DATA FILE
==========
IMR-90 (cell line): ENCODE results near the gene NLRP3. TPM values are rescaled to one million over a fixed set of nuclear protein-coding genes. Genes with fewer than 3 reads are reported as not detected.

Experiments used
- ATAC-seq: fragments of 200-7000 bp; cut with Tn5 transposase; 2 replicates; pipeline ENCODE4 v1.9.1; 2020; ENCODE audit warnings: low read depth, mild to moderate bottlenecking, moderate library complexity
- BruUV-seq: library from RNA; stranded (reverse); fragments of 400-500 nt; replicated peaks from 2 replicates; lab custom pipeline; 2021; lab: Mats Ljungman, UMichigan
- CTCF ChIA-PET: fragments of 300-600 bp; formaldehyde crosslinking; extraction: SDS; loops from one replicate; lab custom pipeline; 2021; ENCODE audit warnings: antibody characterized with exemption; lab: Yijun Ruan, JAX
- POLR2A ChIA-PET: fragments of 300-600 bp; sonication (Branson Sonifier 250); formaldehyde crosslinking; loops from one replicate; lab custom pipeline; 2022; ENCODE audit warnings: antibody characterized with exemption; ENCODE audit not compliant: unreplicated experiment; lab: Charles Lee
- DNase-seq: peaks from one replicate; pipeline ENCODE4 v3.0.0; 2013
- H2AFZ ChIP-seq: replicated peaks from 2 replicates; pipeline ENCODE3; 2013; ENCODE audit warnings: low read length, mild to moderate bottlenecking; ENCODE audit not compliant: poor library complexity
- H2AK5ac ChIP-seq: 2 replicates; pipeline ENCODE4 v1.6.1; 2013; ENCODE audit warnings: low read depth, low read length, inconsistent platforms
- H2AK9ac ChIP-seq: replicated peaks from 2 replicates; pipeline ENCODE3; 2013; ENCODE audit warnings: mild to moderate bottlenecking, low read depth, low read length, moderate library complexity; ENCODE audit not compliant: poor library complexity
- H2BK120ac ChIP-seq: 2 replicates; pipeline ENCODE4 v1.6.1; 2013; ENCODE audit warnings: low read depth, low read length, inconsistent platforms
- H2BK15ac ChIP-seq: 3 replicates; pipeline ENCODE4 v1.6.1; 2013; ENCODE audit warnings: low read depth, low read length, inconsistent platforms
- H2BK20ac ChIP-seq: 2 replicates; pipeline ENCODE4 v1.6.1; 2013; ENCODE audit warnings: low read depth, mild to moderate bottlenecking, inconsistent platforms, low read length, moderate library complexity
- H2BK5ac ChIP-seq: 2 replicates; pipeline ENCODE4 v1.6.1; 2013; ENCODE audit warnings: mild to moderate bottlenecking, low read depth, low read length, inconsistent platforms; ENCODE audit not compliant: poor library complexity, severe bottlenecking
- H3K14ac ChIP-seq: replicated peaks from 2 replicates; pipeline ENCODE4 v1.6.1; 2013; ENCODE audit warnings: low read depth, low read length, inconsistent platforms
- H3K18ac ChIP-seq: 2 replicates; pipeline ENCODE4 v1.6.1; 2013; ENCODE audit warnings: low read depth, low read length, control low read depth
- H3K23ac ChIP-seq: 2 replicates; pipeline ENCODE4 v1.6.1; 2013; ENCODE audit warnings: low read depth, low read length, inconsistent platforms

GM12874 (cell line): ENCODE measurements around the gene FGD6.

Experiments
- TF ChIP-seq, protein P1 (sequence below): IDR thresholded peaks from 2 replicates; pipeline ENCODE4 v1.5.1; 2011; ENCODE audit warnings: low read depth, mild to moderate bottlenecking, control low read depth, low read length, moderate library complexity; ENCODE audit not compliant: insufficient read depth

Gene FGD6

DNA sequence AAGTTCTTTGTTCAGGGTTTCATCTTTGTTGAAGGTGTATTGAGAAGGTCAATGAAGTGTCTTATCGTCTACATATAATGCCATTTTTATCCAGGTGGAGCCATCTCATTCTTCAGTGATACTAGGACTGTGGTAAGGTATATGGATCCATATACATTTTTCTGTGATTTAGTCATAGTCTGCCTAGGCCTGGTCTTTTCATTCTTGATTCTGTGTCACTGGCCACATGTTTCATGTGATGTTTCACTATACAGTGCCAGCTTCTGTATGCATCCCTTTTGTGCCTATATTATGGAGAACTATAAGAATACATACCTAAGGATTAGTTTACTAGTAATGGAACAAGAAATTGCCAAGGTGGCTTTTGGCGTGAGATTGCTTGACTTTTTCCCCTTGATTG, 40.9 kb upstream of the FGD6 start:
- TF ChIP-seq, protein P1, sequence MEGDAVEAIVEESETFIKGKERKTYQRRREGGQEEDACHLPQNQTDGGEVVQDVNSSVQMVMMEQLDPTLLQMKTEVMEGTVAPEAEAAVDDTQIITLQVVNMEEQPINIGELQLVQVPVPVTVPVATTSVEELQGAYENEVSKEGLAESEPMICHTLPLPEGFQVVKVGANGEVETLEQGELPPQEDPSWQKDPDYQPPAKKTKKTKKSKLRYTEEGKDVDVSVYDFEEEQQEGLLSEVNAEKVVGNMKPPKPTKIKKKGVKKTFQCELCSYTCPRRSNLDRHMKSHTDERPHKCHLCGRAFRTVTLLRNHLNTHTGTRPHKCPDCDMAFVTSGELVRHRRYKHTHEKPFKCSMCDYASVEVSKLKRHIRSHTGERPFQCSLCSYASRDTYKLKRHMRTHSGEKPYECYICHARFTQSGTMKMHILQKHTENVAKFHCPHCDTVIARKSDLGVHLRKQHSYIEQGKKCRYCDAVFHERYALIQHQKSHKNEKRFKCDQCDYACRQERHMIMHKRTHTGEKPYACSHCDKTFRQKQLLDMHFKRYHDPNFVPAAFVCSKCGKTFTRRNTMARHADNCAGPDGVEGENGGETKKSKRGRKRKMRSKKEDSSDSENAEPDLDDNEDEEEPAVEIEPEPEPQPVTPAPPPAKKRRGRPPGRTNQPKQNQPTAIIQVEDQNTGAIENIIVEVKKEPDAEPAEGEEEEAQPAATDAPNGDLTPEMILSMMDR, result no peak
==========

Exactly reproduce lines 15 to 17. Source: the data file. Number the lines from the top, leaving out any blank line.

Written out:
- H3K14ac ChIP-seq: replicated peaks from 2 replicates; pipeline ENCODE4 v1.6.1; 2013; ENCODE audit warnings: low read depth, low read length, inconsistent platforms
- H3K18ac ChIP-seq: 2 replicates; pipeline ENCODE4 v1.6.1; 2013; ENCODE audit warnings: low read depth, low read length, control low read depth
- H3K23ac ChIP-seq: 2 replicates; pipeline ENCODE4 v1.6.1; 2013; ENCODE audit warnings: low read depth, low read length, inconsistent platforms